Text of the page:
In addition, WHO should stop looking at value for money through the lens only of achieving cost savings. In the long term, Troedsson said this could prove to be more expensive, as WHO experienced when it decided to lay off almost 1,000 staff members in the African region during the financial crisis of 2011. The organization was able to save cost in the immediate term, but lost professional administrative officers.
At this year’s World Health Assembly, the U.N. aid agency came out with a paper that looks at five key elements that make up the concept of value for money: Economy, efficiency, effectiveness, equity and ethics, and at which stages of WHO’s work should each be observed.
Member states have asked WHO to present a more comprehensive paper on how this concept can be integrated and implemented in WHO’s program budget planning and operations in the future. That report is expected to be presented to the executive board in January 2018.
The way forward for the new director-general
The new director-general, Tedros, has already shared ways on how he plans to boost WHO’s fundraising capacities and chances of securing more financial commitments. In his first press conference after the election, he spoke of upsizing the WHO’s fundraising unit, building back confidence in the organization, gathering champions, and bringing the discussions on budget locally.
But ensuring the health emergencies program doesn’t suffer from underfunding will be critical. Tedros should also find ways to attract financing for the chronically underfunded NCDs.
Despite having been made a high priority by member states, the program budget for NCDs in the 2018-2019 biennium has been slashed by 24.6 percent to $351.4 million, from $376 million in 2016-2017. A representative from Egypt highlighted the decrease during the session on budget, arguing this is “not the right budget [to] be sent” to the third high level meeting on NCDs in 2018.
The reductions in NCDs and other budget categories such as corporate services and health systems were made to “partially offset increases” in the health emergencies program and AMR (by $23.2 million), according to the budget document. But within categories, several budget reductions are also observed, such as malaria under communicable diseases, and health and the environment under the category promoting health through the life course.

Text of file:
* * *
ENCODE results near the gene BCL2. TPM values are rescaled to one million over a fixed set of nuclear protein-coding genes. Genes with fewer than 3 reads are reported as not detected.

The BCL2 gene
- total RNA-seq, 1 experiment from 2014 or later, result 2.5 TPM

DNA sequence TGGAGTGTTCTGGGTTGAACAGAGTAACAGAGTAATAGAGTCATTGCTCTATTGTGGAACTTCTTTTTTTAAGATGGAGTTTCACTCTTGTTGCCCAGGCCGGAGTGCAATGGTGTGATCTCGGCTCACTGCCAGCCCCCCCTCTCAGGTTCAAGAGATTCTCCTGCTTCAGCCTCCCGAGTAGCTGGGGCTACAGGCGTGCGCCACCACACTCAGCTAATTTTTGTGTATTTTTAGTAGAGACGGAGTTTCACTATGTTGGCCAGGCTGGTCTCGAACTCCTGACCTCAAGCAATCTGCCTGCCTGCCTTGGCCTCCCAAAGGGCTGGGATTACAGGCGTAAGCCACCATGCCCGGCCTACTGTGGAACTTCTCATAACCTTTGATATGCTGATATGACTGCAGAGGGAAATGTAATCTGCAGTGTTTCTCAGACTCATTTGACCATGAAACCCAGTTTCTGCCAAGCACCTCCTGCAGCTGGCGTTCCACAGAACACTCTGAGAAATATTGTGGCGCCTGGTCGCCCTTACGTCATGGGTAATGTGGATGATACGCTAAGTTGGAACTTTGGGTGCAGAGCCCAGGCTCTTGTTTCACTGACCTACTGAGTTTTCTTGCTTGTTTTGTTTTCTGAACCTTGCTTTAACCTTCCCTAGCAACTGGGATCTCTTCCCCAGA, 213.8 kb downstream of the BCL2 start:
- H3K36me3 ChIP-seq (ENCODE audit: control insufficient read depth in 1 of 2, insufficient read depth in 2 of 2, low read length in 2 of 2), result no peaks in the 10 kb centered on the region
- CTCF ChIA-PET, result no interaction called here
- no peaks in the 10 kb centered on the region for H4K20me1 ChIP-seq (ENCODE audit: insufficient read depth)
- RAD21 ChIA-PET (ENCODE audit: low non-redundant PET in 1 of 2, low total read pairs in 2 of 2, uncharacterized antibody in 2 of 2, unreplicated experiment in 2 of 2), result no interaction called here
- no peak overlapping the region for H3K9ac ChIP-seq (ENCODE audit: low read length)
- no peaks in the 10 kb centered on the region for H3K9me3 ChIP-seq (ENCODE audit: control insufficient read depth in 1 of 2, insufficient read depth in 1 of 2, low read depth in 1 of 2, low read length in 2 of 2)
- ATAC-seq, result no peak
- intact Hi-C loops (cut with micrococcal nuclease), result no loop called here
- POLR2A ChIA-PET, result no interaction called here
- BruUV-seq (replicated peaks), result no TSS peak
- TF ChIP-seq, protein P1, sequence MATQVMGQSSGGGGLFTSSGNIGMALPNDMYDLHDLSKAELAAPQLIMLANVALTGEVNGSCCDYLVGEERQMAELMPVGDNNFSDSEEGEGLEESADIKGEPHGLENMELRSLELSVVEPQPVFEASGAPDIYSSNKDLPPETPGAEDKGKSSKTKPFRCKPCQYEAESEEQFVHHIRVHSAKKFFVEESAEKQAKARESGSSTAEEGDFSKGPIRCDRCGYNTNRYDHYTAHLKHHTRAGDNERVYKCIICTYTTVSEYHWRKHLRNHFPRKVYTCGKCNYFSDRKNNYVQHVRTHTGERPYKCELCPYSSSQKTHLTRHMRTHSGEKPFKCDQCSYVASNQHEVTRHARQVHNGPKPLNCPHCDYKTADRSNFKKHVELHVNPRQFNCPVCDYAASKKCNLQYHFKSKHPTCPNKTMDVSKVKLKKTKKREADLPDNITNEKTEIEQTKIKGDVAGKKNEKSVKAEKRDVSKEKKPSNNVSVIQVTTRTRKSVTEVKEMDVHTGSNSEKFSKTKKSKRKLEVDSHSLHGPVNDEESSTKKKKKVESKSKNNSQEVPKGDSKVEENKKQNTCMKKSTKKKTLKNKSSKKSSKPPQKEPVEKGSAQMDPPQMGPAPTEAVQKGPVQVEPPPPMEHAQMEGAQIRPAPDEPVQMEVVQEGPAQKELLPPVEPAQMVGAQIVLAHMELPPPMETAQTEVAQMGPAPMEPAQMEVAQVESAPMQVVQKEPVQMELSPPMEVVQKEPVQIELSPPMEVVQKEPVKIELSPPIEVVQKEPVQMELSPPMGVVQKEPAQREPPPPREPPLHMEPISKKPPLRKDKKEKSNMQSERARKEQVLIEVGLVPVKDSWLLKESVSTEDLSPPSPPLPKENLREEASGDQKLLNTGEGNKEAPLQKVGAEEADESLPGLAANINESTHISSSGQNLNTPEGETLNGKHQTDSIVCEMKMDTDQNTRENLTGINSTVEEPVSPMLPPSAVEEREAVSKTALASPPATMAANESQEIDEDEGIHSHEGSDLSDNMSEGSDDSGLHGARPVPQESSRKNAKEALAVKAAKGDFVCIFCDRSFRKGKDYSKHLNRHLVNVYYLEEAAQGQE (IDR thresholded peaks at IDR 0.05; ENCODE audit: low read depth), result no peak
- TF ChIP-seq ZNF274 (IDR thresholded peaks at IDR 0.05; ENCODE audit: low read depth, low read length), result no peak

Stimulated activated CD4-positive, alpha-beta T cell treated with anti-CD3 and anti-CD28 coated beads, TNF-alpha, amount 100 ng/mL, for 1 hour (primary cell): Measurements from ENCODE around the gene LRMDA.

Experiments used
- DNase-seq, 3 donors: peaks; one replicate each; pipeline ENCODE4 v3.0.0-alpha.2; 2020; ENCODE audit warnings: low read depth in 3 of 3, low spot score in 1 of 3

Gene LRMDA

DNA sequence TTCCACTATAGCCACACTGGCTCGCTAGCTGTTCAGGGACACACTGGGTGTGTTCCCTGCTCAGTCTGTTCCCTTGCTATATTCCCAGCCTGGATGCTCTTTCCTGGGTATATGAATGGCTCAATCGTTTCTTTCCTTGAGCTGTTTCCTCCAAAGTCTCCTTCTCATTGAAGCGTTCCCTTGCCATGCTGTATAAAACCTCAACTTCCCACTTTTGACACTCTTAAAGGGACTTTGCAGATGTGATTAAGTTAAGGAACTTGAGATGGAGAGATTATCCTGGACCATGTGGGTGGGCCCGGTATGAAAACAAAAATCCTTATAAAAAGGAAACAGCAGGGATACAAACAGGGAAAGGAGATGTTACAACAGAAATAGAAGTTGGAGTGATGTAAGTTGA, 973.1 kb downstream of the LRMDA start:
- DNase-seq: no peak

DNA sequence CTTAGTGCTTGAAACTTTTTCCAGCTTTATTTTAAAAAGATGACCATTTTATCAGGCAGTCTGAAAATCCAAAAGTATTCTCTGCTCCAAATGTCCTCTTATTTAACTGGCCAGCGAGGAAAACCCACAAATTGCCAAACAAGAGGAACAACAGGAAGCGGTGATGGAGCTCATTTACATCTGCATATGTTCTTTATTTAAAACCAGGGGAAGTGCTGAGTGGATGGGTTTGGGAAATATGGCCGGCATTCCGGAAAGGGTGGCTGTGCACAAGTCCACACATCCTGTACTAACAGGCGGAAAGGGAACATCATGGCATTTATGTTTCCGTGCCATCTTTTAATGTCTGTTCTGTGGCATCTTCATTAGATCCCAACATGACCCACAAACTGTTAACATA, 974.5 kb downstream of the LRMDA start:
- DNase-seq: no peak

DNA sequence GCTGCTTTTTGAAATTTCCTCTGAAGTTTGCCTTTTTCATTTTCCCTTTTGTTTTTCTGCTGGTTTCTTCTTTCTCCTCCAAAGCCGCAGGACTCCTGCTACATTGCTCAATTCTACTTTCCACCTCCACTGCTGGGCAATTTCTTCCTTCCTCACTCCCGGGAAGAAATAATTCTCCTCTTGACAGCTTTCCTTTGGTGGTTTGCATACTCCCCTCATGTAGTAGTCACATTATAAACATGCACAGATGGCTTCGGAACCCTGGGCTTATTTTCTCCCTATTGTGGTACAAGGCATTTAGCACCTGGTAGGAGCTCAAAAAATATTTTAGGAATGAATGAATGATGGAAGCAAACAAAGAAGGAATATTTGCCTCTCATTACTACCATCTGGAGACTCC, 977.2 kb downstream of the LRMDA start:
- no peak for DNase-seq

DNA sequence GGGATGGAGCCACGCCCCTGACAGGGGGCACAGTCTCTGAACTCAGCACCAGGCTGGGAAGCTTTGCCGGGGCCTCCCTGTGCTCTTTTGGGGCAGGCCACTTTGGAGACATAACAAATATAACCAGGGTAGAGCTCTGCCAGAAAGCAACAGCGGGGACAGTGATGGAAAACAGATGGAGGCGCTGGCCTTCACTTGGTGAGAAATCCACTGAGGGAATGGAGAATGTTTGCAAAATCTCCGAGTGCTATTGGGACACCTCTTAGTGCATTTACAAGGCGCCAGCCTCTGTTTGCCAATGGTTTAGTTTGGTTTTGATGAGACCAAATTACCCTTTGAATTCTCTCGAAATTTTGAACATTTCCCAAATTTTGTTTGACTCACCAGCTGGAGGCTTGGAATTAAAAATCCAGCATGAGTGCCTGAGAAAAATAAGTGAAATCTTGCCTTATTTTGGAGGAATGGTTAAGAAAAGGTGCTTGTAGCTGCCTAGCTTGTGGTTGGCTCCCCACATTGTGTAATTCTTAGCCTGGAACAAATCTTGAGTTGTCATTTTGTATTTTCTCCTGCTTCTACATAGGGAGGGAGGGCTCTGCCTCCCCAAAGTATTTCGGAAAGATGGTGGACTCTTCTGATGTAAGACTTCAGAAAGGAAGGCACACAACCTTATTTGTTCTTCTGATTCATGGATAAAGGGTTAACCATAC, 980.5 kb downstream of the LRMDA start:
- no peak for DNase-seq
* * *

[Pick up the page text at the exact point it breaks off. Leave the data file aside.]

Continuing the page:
The delegate also raised alarm on the continued underfunding of WHO’s contingency fund, which has a balance of less than half of its $100 million goal.
For Troedsson, the challenge for Tedros is ensuring he gets the program budget fully funded and have all program areas and offices fully operational throughout the next biennium, 2018-2019.
“You just can’t use the flexible funds in one area and one major office, and leave others behind,” Troedsson said. Discrepancies between overfunded and underfunded remain a huge concern.
One area Tedros should also be wary of is travel. Just before the start of the World Health Assembly, the organization came under fire for its high travel expenses in an AP report. Troedsson expressed disappointment on the report, saying much of the information presented in it were “wrong” and insisted that a huge part of the organization’s travel expense last year — around 60 percent or $120 million of the $200 million — cover nonstaff travel, which include the airfare and per diem of member states from least developing countries that attend the World Health Assembly as well as that of experts WHO tapped for its technical meetings.
“Staff travel is around $78 million, and it’s [linked to program activities] and quite strictly regulated. So the kind of staying at $1000 hotel [ ... per] night, yes, if they pay it themselves,” the assistant director-general said. “The director-general might have stayed at a hotel that charged $1000 per night, but then it’s the host government who is providing this one.”
WHO, he emphasized, has put in place strict regulations in travel — no more first class travel, and business travel may be allowed for flights exceeding nine hours — and has reported a reduction of 14 percent in travel cost in 2016.
But while the impact on member states appeared minimal, and member states have agreed to increase their contributions to the organization at the Assembly, displays of alleged excessive spending could have huge implications on the organization’s future fundraising efforts, especially as member states raise concerns on funding gaps across offices and programs, and demand tangible results in return for resources.
“Communicating tangible results is all important for member states and partner confidence, and thereby all important for securing further funds,” a representative from the United Kingdom said during the budget session.
Jenny Lei Ravelo is a Devex senior reporter based in Manila. Since 2011, she has covered a wide range of development and humanitarian aid issues, from leadership and policy changes at DfID to the logistical and security impediments faced by international and local aid responders in disaster-prone and conflict-affected countries in Africa and Asia. Her interests include global health and the analysis of aid challenges and trends in sub-Saharan Africa.